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There are examples of commutative rings $R \neq 0$ such that $R[x]$ is isomorphic to $R[[x]]$ (see this question; an example would be $R=S[x_1, x_2, \ldots][[y_1, y_2, \ldots]]$, with $S \neq 0$ any commutative ring). This is false, see Martin Brandenburg's answer.

The following question was asked as a comment on the thread linked above: if $R$ is such that $R[x]\cong R[[x]]$, must we have that $R\cong R[x] \cong R[[x]]$?

This is clearly true for the example above, which is (essentially) the only family of examples I could come up with.

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    $\begingroup$ Sub-question: Does $R[x]\cong R[[x]]$ imply $R[x][y]\cong R[x][[y]]$? $\endgroup$ Jan 5, 2016 at 18:33
  • $\begingroup$ We know that if $R$ has finite Krull dimension $n=dim (R)$, then $n<dim (R [x])$. So in this case the claim is not true. Also, for semi local ring $R$, since $R [x]$ has infinitely many maximal ideals, is not true. $\endgroup$ Jan 7, 2016 at 15:58
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    $\begingroup$ Wait, $R[[y]][x]$ is only a subring of $R[x][[y]]$, right? For example, $1+xy+x^2 y^2 +\dotsc$ is contained in $R[x][[y]]$, but not in $R[[y]][x]$. (Therefore, I also don't understand the example mentioned in the other question.) $\endgroup$ Jan 7, 2016 at 16:32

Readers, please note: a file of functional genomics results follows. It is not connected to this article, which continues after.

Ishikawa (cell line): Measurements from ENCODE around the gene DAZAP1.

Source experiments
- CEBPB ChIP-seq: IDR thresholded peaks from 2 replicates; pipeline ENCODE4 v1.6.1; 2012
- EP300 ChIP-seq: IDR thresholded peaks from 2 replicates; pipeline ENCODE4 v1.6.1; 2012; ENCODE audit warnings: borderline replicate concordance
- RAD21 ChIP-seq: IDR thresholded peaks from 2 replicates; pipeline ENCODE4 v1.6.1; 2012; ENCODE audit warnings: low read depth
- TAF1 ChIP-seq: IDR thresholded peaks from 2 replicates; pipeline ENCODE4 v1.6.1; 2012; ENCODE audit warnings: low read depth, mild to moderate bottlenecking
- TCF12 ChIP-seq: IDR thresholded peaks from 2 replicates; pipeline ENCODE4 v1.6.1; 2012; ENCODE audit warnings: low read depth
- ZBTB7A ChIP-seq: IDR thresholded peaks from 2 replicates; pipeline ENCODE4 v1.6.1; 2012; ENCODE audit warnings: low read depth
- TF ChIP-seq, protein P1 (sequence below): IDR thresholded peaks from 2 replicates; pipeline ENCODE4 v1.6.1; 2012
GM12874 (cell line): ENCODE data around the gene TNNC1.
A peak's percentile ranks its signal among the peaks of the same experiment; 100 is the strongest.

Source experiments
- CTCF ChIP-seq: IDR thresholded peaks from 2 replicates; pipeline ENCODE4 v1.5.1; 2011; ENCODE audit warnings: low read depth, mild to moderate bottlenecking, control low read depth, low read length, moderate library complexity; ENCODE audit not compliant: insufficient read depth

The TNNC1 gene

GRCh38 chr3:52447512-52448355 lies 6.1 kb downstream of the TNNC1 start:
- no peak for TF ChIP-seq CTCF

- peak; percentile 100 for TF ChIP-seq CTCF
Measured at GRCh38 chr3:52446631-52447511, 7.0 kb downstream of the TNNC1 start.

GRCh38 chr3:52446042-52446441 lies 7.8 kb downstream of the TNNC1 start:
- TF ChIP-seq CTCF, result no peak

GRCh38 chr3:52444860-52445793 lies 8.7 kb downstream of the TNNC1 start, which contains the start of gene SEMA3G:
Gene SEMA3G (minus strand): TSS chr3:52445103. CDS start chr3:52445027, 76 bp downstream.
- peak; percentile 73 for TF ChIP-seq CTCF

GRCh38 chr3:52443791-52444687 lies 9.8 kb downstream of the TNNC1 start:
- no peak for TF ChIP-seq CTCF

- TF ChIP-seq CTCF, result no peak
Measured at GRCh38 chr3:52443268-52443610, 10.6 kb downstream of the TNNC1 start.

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Yes, because $R[x] \cong R[[x]]$ implies $R=0$ (see my answer to the previous question here).

(I make this community wiki because this answer is rather trivial now.)

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    $\begingroup$ How is the example of $R=S[x_1, x_2, \ldots][[y_1, y_2, \ldots]]$ incorrect then? $\endgroup$
    – Wojowu
    Jan 7, 2016 at 17:30
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    $\begingroup$ See my comment above: We cannot exchange $[-]$ with $[[-]]$. $\endgroup$ Jan 7, 2016 at 18:28

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